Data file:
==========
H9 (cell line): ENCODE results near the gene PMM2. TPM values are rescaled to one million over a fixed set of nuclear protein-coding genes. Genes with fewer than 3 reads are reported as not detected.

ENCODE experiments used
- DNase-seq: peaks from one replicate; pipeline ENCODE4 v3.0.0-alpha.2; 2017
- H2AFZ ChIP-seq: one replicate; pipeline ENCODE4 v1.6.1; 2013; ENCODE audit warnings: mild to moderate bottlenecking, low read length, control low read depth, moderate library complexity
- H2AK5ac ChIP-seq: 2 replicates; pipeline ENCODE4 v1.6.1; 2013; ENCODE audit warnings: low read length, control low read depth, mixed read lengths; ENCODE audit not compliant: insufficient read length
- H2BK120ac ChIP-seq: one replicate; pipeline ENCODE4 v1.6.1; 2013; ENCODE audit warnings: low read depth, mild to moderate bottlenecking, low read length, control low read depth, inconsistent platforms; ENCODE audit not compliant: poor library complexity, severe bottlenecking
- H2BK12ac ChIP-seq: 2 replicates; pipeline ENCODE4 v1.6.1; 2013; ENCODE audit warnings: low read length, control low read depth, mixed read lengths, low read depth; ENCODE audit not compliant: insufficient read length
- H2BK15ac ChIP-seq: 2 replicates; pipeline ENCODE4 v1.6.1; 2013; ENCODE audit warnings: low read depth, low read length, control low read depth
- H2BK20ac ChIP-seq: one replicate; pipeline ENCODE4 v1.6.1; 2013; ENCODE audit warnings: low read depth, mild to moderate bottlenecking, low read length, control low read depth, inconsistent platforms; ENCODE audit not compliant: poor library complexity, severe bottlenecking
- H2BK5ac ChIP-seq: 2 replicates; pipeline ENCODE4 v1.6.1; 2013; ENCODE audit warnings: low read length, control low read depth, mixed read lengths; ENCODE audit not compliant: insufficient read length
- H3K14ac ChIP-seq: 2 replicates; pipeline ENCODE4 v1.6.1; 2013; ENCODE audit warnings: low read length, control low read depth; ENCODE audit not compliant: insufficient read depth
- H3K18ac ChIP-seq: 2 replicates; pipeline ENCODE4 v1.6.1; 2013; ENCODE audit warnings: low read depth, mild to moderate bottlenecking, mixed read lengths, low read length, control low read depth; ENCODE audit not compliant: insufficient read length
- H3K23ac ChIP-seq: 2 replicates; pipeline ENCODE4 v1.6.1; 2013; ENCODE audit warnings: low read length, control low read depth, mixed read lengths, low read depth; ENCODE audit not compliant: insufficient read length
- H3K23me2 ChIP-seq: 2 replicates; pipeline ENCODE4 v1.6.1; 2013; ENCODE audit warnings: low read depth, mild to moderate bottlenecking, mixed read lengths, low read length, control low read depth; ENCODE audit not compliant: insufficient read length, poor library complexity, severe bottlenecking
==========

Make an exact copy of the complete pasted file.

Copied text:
H9 (cell line): ENCODE results near the gene PMM2. TPM values are rescaled to one million over a fixed set of nuclear protein-coding genes. Genes with fewer than 3 reads are reported as not detected.

ENCODE experiments used
- DNase-seq: peaks from one replicate; pipeline ENCODE4 v3.0.0-alpha.2; 2017
- H2AFZ ChIP-seq: one replicate; pipeline ENCODE4 v1.6.1; 2013; ENCODE audit warnings: mild to moderate bottlenecking, low read length, control low read depth, moderate library complexity
- H2AK5ac ChIP-seq: 2 replicates; pipeline ENCODE4 v1.6.1; 2013; ENCODE audit warnings: low read length, control low read depth, mixed read lengths; ENCODE audit not compliant: insufficient read length
- H2BK120ac ChIP-seq: one replicate; pipeline ENCODE4 v1.6.1; 2013; ENCODE audit warnings: low read depth, mild to moderate bottlenecking, low read length, control low read depth, inconsistent platforms; ENCODE audit not compliant: poor library complexity, severe bottlenecking
- H2BK12ac ChIP-seq: 2 replicates; pipeline ENCODE4 v1.6.1; 2013; ENCODE audit warnings: low read length, control low read depth, mixed read lengths, low read depth; ENCODE audit not compliant: insufficient read length
- H2BK15ac ChIP-seq: 2 replicates; pipeline ENCODE4 v1.6.1; 2013; ENCODE audit warnings: low read depth, low read length, control low read depth
- H2BK20ac ChIP-seq: one replicate; pipeline ENCODE4 v1.6.1; 2013; ENCODE audit warnings: low read depth, mild to moderate bottlenecking, low read length, control low read depth, inconsistent platforms; ENCODE audit not compliant: poor library complexity, severe bottlenecking
- H2BK5ac ChIP-seq: 2 replicates; pipeline ENCODE4 v1.6.1; 2013; ENCODE audit warnings: low read length, control low read depth, mixed read lengths; ENCODE audit not compliant: insufficient read length
- H3K14ac ChIP-seq: 2 replicates; pipeline ENCODE4 v1.6.1; 2013; ENCODE audit warnings: low read length, control low read depth; ENCODE audit not compliant: insufficient read depth
- H3K18ac ChIP-seq: 2 replicates; pipeline ENCODE4 v1.6.1; 2013; ENCODE audit warnings: low read depth, mild to moderate bottlenecking, mixed read lengths, low read length, control low read depth; ENCODE audit not compliant: insufficient read length
- H3K23ac ChIP-seq: 2 replicates; pipeline ENCODE4 v1.6.1; 2013; ENCODE audit warnings: low read length, control low read depth, mixed read lengths, low read depth; ENCODE audit not compliant: insufficient read length
- H3K23me2 ChIP-seq: 2 replicates; pipeline ENCODE4 v1.6.1; 2013; ENCODE audit warnings: low read depth, mild to moderate bottlenecking, mixed read lengths, low read length, control low read depth; ENCODE audit not compliant: insufficient read length, poor library complexity, severe bottlenecking